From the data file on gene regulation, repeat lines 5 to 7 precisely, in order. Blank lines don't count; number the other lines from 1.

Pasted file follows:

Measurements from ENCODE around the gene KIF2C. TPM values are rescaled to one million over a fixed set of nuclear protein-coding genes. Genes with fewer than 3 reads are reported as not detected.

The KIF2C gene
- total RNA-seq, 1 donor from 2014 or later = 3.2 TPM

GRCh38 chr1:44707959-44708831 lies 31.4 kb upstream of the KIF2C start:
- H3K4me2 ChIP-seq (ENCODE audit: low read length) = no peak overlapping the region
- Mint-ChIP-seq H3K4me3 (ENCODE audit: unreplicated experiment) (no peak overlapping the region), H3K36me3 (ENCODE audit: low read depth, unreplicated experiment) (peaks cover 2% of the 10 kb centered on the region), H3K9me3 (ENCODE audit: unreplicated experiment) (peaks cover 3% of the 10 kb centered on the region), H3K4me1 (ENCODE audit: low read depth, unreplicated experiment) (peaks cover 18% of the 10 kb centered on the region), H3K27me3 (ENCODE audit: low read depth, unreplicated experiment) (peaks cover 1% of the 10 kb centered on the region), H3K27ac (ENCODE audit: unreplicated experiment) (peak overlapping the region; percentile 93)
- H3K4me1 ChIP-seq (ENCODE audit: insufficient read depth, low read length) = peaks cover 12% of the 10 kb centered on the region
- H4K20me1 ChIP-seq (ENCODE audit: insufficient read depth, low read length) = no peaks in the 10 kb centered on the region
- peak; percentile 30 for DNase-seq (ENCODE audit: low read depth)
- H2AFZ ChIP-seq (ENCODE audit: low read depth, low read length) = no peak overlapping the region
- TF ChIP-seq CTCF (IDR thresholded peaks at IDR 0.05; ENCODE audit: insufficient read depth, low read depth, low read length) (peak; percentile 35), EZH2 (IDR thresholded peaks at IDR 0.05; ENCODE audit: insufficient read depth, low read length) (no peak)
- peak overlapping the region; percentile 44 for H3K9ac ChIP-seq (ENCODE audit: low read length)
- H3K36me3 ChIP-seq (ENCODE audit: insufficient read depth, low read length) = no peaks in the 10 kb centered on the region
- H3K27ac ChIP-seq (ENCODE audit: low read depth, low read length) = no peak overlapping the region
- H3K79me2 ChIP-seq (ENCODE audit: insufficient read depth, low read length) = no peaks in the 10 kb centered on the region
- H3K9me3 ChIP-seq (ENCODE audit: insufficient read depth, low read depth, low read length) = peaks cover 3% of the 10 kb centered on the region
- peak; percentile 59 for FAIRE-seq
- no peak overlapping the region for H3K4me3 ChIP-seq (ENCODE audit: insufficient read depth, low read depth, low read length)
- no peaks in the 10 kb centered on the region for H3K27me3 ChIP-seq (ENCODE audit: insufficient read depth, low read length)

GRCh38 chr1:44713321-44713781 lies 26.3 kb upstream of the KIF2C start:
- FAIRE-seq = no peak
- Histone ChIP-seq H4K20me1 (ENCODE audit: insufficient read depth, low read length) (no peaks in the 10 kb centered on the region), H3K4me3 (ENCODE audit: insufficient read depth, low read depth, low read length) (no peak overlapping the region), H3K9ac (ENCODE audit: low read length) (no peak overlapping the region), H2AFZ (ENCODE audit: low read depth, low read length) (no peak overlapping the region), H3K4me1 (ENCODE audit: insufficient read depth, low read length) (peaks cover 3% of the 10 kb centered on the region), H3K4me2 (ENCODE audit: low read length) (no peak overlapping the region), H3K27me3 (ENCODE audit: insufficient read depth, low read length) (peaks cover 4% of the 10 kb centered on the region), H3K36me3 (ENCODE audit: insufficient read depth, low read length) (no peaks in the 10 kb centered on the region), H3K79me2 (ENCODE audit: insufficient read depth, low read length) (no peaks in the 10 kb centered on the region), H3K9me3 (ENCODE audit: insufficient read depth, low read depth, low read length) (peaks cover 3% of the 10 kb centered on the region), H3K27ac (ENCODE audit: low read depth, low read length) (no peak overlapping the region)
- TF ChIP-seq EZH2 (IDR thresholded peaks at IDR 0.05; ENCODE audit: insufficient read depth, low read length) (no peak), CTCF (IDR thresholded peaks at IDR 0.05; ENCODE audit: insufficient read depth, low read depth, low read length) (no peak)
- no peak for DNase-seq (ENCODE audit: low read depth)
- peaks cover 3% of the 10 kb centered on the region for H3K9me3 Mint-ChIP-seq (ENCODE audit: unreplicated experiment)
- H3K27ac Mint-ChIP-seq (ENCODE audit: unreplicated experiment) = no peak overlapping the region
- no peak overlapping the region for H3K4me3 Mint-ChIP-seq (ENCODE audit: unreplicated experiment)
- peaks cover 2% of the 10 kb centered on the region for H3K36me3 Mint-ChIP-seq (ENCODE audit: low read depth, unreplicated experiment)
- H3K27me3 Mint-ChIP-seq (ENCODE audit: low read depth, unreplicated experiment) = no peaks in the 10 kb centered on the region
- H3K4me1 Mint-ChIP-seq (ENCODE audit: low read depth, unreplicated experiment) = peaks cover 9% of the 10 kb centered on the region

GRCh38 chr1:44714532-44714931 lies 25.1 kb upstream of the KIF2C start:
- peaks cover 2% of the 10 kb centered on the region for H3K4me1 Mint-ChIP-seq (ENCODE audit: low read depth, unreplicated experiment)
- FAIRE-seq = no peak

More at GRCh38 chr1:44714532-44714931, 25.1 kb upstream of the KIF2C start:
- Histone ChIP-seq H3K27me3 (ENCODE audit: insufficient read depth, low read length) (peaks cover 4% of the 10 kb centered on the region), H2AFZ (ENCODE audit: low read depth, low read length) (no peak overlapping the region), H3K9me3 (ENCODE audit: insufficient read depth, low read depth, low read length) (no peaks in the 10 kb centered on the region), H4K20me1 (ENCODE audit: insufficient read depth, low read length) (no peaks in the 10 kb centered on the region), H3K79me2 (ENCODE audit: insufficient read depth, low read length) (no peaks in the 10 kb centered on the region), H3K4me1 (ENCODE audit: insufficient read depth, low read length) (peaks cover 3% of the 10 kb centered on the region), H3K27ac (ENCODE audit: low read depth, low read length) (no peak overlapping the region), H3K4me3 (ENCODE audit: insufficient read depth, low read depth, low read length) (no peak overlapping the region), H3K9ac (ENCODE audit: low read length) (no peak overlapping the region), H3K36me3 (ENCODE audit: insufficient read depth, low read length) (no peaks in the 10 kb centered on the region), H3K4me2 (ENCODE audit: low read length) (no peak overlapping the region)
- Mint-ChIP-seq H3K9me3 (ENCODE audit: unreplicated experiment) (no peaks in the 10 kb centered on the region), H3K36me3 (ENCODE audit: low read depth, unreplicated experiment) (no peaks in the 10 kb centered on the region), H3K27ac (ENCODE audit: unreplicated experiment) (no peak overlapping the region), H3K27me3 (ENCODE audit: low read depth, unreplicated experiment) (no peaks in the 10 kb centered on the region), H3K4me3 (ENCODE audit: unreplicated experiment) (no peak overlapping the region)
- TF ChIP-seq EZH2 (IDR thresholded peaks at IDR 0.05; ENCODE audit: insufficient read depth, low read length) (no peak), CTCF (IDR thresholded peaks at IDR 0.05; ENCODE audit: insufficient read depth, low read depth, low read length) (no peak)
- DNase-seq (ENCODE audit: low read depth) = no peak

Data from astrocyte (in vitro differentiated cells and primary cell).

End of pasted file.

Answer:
- H3K4me2 ChIP-seq (ENCODE audit: low read length) = no peak overlapping the region
- Mint-ChIP-seq H3K4me3 (ENCODE audit: unreplicated experiment) (no peak overlapping the region), H3K36me3 (ENCODE audit: low read depth, unreplicated experiment) (peaks cover 2% of the 10 kb centered on the region), H3K9me3 (ENCODE audit: unreplicated experiment) (peaks cover 3% of the 10 kb centered on the region), H3K4me1 (ENCODE audit: low read depth, unreplicated experiment) (peaks cover 18% of the 10 kb centered on the region), H3K27me3 (ENCODE audit: low read depth, unreplicated experiment) (peaks cover 1% of the 10 kb centered on the region), H3K27ac (ENCODE audit: unreplicated experiment) (peak overlapping the region; percentile 93)
- H3K4me1 ChIP-seq (ENCODE audit: insufficient read depth, low read length) = peaks cover 12% of the 10 kb centered on the region